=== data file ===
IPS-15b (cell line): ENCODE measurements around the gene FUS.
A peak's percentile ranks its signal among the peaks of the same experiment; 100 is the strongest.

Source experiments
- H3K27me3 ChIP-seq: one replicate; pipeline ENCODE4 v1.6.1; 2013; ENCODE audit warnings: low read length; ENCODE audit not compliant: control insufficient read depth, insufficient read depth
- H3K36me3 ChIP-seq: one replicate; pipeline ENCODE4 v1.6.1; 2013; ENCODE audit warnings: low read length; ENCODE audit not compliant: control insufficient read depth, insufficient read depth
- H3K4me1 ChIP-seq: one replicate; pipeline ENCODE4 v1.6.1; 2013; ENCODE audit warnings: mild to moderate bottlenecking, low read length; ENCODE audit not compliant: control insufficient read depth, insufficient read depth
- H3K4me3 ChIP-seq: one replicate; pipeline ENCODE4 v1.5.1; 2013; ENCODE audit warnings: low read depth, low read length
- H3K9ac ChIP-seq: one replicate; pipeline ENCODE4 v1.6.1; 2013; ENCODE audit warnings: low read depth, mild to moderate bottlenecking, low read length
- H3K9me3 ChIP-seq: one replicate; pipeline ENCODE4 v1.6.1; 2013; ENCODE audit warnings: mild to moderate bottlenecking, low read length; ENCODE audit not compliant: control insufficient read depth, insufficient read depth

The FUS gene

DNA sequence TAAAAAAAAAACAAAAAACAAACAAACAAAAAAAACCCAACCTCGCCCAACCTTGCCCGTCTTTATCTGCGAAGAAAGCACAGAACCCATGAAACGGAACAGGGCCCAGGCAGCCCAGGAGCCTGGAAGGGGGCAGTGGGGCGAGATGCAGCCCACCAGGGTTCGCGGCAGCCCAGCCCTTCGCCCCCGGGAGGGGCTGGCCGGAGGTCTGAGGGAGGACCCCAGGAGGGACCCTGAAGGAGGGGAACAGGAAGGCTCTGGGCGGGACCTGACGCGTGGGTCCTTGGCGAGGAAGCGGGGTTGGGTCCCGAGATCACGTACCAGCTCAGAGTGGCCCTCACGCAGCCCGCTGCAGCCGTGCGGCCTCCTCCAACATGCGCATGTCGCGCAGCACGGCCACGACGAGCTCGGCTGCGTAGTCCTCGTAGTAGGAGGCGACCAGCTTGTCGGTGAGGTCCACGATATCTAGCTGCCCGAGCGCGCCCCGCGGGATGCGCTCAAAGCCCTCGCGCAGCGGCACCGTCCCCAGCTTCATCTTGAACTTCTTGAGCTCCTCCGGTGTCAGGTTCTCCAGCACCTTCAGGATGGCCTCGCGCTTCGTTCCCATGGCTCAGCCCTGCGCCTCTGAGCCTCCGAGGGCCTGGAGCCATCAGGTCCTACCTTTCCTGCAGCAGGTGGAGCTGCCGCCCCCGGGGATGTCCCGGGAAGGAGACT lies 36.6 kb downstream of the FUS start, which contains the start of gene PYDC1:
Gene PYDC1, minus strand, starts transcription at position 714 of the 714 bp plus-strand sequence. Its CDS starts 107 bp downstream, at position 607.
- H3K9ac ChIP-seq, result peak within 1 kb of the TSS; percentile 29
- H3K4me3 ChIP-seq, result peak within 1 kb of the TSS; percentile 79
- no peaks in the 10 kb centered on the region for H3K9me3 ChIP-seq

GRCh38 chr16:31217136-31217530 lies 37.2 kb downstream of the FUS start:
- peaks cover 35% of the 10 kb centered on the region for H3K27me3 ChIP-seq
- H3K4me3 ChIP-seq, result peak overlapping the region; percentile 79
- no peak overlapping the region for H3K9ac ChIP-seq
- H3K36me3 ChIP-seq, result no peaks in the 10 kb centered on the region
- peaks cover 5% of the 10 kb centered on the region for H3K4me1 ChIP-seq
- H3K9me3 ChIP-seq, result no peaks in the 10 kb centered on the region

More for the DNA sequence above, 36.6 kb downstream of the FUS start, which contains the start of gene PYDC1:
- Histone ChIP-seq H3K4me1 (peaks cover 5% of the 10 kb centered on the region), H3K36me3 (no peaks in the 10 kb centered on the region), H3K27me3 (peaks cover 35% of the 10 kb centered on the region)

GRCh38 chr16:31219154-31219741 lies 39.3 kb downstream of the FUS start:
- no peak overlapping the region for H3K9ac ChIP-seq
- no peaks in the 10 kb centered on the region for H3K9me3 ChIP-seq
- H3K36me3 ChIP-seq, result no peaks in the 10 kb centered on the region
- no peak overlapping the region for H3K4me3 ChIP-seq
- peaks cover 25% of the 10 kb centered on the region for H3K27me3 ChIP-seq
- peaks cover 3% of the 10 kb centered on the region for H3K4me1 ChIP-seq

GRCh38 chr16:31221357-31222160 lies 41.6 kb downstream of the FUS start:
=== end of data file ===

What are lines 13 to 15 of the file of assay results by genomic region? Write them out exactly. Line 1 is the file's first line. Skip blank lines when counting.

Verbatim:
- H3K9ac ChIP-seq, result peak within 1 kb of the TSS; percentile 29
- H3K4me3 ChIP-seq, result peak within 1 kb of the TSS; percentile 79
- no peaks in the 10 kb centered on the region for H3K9me3 ChIP-seq